NATO's doors are still closed to Tbilisi

Jens Stoltenberg made clear that the balance of power in the region is not changing
Jens Stoltenberg made clear that the balance of power in the region is not changing

NATO Secretary General Jens Stoltenberg, together with Georgian Prime Minister Irakli Garibashvili, just opened the 'Joint Training Centre' for military training, and Georgian media reported that two Russian military helicopters allegedly flew into Georgian territory from South Ossetia. This information has not been confirmed by the EU observer mission in the conflict zone, and was later disproved by the State Security Service of Georgia. But the spread of panic information itself, with the stamp "Help!" is no accident – these days Tbilisi only talks about the possible reaction of Moscow to the opening of the Training Center. Tbilisi for some reason thinks that in Russia, this center is considered to be a big threat and we intend to oppose it, that we might even close the central Tbilisi-Poti Highway, linking eastern Georgia to the Black Sea ports, which is just 450 meters from the border with South Ossetia.

But Russia and its allies are in no hurry to act so radically. The Joint Training Center itself, despite loud PR, is clearly not worth it. Garibashvili himself confirmed this, speaking at a joint press conference with Stoltenberg. The Prime Minister stressed that this center is not directed against Russia, and there is nothing new in its operation, since the country already has a similar facility – the shooters training base located in Sachkhere. It was founded six years ago with the help of France. Troops from neighboring states are also trained there, but Moscow the treated Sachkhere base calmly. Moreover, unlike the newly opened Krtsanisi Center, the Sachkhere base is located in the immediate vicinity of South Ossetia.

Of course, the corresponding structures in Russia have closely followed the visit of NATO Secretary General to Georgia, taking into account all the complexity of relations between Russia and the alliance. Knowing this, Jens Stoltenberg used diplomatic gestures to make it clear to Russian colleagues that his visit and the very opening of the Joining Training Center in Krtsanisi do not change the balance of power in the region. Already being in Georgia and negotiating with the Georgian Prime Minister, the Norwegian suddenly changed the program of the visit, cutting it short for a meeting with the parents of 16-year-old Tamta Liparteliani, who died at the hands of the maniac Andreas Breivik during the terrible tragedy on the Norwegian island of Utoya. In this way Stoltenberg made it clear that his visit is largely symbolic. In any case, nothing more serious than a meeting with the parents of a girl who died in Norway happened during the visit to Georgia.

How important is the functioning of a joint training center in Georgia from the military political point of view? It was created by the decision of the NATO summit in Wales under the 'enhanced cooperation package'. The package itself is designed to compensate Tbilisi for the refusal of the alliance to provide Georgia with a roadmap for joining NATO. In addition to the opening of the center, the package includes regular exercises involving troops from NATO member states and strengthening of the 'connected office' of the alliance in Tbilisi.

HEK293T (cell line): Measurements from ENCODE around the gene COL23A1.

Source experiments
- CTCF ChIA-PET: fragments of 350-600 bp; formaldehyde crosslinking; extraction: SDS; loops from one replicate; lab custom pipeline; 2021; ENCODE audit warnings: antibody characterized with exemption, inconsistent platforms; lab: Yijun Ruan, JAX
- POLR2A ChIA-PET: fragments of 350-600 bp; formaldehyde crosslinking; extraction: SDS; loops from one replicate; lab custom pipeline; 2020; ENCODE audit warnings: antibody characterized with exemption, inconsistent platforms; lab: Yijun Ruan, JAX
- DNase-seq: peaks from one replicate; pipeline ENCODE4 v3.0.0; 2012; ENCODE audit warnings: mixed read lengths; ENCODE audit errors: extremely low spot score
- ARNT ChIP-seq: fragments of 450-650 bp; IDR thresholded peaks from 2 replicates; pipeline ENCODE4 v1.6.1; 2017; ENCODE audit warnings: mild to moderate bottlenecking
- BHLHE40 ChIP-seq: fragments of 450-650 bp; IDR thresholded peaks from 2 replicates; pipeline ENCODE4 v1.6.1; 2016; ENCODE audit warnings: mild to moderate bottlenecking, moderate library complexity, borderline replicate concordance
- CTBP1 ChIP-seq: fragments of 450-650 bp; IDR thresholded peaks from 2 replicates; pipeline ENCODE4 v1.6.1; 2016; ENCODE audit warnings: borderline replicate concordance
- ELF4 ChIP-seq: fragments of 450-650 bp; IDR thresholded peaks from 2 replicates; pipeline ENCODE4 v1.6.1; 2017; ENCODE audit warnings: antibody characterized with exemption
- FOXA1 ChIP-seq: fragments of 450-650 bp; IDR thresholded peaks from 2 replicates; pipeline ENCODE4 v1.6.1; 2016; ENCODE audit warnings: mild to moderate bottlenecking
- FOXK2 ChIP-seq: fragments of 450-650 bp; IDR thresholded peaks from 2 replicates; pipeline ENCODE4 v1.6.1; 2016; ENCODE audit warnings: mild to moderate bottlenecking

The Training Center is located at a 'training center' of the Ministry of Defence of Georgia that has existed for a long time, that is, it's not a brand-new facility. In addition, Georgian leaders themselves, including the prime minister and his special envoy for the settlement of relations with Russia, Zurab Abashidze, have repeatedly stressed that the Center "is not a military base, but only a learning facility."

Only a few trainers from NATO countries will work, who for all those years were working at the educational center of the Ministry of Defense in Krtsanisi or at the base for preparation of shooters in Sachkhere.

There is another interesting aspect, indicating that all the major players are skillfully lead their sides along the famous principle of 'do not harm', while using biased figures: the statements of Garibashvili (who has the real power in the country) and Defense Minister Tinatin Khidasheli (representing the pro-Western Republican Party) significantly differ in their degrees of radicalism. Khidasheli once again demanded that Jens Stoltenberg "fix the position on the issue of providing Georgia with a Membership Action Plan already during the Warsaw Summit." But the head of the government has never mentioned a 'roadmap' or the Warsaw Summit, thus making it clear that he understands the rules of the game established in the Brussels-Moscow-Tbilisi 'Triangle', where the first two 'corners' and their relationships are crucial. In other words, Garibashvili realizes the futility of the question about the 'roadmap' (taking into account the counteractions of Moscow) and sees no point in 'putting on pressure' with such caution that he is earning the respect of NATO leaders, who always appreciate politicians who know and adequately assess the location, resources, real meaning and role of their countries in the modern world.

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